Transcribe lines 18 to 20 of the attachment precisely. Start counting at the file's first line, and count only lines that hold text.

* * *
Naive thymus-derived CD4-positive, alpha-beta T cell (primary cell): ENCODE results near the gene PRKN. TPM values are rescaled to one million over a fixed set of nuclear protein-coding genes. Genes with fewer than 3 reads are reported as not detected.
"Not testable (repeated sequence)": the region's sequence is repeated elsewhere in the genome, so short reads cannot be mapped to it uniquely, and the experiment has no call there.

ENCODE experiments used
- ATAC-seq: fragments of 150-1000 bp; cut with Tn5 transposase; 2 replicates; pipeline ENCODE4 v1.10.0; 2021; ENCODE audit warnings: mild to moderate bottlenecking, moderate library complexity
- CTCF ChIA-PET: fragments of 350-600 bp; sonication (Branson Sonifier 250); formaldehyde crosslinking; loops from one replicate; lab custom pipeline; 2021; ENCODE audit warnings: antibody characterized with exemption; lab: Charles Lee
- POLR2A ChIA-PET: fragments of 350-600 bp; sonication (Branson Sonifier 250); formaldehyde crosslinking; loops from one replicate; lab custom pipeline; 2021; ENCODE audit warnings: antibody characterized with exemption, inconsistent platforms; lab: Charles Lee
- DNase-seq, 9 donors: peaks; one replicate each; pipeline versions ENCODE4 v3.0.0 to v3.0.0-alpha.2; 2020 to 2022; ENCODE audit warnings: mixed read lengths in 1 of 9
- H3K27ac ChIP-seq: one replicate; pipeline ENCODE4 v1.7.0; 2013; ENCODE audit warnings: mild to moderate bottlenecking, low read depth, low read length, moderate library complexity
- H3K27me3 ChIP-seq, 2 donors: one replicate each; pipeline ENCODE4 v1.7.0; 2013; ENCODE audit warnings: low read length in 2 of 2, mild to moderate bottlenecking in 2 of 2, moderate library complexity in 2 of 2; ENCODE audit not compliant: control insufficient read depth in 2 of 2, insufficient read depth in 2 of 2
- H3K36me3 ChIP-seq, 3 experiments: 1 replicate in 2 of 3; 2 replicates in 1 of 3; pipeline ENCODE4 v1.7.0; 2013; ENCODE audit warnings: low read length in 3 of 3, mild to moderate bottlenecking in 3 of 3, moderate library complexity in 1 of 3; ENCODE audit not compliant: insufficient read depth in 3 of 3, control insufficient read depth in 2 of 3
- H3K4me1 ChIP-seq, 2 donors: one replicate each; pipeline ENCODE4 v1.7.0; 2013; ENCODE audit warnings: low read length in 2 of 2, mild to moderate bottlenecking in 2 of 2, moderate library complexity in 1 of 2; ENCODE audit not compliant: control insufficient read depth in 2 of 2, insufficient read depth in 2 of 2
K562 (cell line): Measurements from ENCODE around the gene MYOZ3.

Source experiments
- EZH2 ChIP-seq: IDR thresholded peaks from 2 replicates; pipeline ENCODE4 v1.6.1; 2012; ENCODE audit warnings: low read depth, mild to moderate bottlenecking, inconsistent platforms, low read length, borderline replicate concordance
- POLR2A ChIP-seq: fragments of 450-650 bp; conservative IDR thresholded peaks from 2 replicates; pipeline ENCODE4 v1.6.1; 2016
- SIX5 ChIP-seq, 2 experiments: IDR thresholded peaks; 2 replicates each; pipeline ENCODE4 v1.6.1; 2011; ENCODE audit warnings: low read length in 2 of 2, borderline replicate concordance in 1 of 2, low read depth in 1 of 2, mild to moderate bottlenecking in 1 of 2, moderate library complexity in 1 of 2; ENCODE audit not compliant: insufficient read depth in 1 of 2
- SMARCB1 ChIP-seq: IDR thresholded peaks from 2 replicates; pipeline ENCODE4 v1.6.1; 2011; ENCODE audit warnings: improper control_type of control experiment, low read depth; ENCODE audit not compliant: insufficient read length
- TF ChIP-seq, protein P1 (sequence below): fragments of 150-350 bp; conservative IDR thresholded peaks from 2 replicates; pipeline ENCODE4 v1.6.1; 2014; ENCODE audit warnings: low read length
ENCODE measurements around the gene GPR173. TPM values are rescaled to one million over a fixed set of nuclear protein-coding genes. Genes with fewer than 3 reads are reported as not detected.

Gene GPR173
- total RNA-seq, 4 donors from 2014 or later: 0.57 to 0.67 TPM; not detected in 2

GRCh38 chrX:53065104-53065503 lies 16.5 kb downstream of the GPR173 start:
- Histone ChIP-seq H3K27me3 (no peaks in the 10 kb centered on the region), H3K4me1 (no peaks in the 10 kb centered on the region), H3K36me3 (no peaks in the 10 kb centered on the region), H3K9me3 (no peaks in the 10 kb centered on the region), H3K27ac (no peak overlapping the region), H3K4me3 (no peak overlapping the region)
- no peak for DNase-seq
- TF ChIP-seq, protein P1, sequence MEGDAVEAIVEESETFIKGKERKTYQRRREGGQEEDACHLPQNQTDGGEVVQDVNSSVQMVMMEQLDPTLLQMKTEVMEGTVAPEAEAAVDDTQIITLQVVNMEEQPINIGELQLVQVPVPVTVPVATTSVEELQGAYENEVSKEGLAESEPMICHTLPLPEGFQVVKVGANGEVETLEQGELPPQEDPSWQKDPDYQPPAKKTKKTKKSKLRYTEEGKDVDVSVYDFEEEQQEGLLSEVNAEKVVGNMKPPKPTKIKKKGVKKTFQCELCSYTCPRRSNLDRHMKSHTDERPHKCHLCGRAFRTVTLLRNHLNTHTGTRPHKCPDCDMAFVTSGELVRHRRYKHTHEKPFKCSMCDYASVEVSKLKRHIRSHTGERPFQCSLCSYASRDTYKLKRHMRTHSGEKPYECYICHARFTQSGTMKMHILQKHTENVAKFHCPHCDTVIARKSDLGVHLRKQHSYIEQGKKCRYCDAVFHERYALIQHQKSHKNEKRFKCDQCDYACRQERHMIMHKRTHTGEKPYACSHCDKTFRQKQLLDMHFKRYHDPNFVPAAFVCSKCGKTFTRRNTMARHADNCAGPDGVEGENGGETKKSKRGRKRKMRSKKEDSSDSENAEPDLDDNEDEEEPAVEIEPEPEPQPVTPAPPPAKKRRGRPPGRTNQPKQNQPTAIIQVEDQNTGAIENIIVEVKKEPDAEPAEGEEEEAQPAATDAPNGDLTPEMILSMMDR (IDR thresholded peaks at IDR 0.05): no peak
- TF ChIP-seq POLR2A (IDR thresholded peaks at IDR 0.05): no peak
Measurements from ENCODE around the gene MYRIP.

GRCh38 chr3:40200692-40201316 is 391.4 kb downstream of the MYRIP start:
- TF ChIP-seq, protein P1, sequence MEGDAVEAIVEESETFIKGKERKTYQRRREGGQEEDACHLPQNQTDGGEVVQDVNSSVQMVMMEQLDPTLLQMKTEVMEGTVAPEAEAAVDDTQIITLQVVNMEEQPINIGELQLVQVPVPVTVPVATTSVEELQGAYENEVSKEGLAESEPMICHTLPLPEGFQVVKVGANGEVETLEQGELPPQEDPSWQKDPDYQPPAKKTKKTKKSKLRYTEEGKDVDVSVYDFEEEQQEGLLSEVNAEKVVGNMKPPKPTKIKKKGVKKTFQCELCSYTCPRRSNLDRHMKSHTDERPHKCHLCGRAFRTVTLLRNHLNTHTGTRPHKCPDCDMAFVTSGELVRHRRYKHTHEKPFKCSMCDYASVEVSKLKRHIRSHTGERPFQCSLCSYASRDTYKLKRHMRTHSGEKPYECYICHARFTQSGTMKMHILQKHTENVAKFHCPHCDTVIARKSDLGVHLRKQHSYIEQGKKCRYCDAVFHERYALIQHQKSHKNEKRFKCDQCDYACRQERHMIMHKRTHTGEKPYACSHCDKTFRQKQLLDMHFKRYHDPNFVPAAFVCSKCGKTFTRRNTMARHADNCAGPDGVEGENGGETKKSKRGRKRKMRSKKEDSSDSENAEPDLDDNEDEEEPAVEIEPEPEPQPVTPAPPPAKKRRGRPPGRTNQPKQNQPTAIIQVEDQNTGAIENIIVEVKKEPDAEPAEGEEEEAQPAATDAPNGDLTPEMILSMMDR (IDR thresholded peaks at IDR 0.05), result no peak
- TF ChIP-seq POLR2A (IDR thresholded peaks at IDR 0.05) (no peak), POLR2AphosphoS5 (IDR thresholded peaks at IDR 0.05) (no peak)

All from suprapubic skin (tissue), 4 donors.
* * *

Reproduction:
- TF ChIP-seq, protein P1 (sequence below): fragments of 150-350 bp; conservative IDR thresholded peaks from 2 replicates; pipeline ENCODE4 v1.6.1; 2014; ENCODE audit warnings: low read length
ENCODE measurements around the gene GPR173. TPM values are rescaled to one million over a fixed set of nuclear protein-coding genes. Genes with fewer than 3 reads are reported as not detected.

Gene GPR173